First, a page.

Si got married in October 2020


We changed a lot of our wedding plans last-minute thanks to COVID and in hindsight I think I would have planned a smaller wedding and hen in the first place (which we ultimately ended up having). We don’t feel like we really missed out on anything and have enjoyed lots of mini celebrations with friends and family when we’ve been able to see them.

I regret spending on the wedding cakes – our catering included dessert so they barely got touched. We also had far too much. I still have some in the freezer! They weren’t expensive but they wouldn’t have been missed.

My one piece of advice? A great photographer will help you run your day. We received so much amazing advice and we took all of it, which has given us incredible photos – even more important now as our numbers were small. Even little things like making sure I didn’t put my dress on too early and reminding us to give our gifts to our bridesmaids or groomsmen when he was in the room. If I can give a recommendation, check out Adam Lowndes for photography!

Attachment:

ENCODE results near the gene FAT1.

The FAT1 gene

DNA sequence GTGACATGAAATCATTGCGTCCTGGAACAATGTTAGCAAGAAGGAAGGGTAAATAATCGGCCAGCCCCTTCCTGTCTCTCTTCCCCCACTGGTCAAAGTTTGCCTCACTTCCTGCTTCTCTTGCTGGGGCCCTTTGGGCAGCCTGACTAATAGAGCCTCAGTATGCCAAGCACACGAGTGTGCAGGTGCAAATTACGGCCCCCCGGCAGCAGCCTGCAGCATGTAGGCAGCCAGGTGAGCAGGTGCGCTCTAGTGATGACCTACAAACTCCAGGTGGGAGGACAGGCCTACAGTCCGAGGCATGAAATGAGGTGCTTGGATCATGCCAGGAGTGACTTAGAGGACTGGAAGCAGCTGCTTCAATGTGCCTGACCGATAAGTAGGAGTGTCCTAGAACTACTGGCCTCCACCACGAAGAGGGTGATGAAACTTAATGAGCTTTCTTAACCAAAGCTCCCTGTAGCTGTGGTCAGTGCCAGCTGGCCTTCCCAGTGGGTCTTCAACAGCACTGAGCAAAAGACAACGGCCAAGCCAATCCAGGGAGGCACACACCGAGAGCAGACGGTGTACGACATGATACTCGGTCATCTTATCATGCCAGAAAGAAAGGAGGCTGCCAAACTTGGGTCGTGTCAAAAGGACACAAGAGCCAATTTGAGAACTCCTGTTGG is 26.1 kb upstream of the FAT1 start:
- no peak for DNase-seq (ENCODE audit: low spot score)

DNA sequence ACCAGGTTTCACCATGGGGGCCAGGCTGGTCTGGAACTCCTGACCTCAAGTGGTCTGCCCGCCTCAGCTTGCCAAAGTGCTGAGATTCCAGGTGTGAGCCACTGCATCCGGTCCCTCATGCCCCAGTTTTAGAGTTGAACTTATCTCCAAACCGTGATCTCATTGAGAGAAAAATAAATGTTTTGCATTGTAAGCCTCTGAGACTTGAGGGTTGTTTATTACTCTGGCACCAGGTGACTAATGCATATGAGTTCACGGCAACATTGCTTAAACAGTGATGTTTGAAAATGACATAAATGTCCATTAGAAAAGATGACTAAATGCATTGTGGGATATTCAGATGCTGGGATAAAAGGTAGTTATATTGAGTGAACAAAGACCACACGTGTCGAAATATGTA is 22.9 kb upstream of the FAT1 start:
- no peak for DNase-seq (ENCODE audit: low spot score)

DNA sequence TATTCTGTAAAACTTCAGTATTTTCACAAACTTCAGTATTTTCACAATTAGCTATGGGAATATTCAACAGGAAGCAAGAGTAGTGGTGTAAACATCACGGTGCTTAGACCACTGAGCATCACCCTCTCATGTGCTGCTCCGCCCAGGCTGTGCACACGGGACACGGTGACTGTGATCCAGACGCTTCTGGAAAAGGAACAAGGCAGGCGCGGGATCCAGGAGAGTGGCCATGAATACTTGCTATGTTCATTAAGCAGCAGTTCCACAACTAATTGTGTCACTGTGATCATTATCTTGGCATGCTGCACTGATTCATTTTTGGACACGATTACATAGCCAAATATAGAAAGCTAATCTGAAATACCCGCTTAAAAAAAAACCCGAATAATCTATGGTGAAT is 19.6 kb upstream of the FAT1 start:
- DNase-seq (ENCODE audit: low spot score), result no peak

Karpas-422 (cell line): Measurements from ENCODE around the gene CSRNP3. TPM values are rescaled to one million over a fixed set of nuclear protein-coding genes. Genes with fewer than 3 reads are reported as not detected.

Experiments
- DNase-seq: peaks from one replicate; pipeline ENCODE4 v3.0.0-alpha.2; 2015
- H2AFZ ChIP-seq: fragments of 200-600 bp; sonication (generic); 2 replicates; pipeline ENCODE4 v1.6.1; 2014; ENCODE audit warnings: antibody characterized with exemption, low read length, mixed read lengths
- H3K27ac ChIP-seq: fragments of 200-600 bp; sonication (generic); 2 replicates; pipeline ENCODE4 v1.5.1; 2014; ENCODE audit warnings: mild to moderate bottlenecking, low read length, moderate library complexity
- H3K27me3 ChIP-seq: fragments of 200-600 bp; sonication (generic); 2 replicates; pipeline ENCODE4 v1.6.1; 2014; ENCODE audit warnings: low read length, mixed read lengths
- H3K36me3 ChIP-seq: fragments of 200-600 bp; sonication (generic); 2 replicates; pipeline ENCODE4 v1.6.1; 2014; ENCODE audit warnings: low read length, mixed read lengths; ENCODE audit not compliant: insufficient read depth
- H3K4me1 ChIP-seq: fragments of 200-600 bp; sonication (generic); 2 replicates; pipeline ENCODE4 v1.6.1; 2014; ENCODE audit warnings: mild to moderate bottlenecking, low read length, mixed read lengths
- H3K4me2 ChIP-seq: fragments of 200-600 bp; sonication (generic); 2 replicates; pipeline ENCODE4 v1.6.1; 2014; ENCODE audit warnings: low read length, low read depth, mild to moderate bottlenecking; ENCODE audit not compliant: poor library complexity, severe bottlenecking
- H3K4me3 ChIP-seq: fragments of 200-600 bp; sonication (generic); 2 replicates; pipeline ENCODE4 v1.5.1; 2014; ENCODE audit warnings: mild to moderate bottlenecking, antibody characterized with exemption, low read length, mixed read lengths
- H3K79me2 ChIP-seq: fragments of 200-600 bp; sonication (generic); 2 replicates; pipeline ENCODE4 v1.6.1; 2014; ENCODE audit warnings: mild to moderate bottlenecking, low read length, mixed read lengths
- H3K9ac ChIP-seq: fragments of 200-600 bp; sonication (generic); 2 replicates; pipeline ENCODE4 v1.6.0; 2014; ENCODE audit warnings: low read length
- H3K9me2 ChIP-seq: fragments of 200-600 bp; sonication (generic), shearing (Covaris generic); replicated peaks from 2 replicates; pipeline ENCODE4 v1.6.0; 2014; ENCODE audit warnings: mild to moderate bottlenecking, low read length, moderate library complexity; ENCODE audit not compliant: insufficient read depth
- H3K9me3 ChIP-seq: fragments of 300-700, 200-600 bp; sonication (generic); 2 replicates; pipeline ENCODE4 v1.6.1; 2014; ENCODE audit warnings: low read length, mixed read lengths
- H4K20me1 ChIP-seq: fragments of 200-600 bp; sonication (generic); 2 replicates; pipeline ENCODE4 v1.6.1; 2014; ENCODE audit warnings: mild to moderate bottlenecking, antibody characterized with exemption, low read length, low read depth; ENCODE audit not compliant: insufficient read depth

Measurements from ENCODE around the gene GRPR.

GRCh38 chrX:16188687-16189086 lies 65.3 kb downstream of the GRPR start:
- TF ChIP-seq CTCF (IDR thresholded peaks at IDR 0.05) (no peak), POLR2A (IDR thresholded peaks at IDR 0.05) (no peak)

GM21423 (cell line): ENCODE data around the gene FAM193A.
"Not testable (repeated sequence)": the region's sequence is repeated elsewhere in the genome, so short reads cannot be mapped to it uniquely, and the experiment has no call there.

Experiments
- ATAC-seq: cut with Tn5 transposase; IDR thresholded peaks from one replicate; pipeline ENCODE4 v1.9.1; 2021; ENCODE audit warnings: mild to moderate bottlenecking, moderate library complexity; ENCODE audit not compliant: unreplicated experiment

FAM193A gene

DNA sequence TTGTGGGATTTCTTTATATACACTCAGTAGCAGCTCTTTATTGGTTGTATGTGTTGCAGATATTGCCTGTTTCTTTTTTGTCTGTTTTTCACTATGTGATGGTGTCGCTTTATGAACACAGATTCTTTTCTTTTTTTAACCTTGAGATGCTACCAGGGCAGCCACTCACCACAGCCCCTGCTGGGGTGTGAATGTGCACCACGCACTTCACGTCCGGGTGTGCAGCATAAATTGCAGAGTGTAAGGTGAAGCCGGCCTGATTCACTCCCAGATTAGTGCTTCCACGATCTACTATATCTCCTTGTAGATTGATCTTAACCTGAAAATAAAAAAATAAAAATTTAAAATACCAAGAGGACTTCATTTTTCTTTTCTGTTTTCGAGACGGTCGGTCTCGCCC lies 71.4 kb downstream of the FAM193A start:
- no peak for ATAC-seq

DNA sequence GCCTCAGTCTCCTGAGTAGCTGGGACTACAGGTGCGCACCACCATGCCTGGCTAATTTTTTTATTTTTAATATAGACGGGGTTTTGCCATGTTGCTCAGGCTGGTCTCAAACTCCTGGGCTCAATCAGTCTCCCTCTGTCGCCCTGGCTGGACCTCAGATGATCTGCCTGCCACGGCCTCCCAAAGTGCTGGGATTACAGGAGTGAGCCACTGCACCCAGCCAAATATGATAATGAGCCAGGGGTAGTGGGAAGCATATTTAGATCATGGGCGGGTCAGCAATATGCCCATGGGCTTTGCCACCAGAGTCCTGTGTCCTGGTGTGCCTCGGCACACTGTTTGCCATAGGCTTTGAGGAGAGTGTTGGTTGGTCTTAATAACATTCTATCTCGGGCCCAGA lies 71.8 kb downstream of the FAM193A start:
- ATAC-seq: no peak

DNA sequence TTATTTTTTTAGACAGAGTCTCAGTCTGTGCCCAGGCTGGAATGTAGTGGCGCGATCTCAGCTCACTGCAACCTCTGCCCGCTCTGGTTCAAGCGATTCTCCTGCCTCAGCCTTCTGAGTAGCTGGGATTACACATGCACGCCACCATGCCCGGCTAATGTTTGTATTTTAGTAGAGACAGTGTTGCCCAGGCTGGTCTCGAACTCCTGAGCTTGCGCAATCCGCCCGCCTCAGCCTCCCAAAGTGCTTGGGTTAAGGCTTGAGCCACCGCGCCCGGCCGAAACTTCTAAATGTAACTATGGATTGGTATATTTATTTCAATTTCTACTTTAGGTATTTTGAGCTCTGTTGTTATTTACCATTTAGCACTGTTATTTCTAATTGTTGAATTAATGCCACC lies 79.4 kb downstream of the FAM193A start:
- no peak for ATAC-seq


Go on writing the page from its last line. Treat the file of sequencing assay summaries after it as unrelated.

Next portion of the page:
<h2>Elaine got married in July 2017</h2><br>Our venue was a village hall with a beautiful open space where we had a lovely mobile bar. On reflection, on a boiling hot day the DJ played to an empty hall – I would’ve had a live band outside so that everyone could’ve made the most of the music.<br><br>My advice is to really think about the basics like food and drink. The additional extras i.e. wedding favours are only really noticed by the bride and not appreciated by the guests as much as you’d think.

Elaine got married in July 2017


Our venue was a village hall with a beautiful open space where we had a lovely mobile bar. On reflection, on a boiling hot day the DJ played to an empty hall – I would’ve had a live band outside so that everyone could’ve made the most of the music.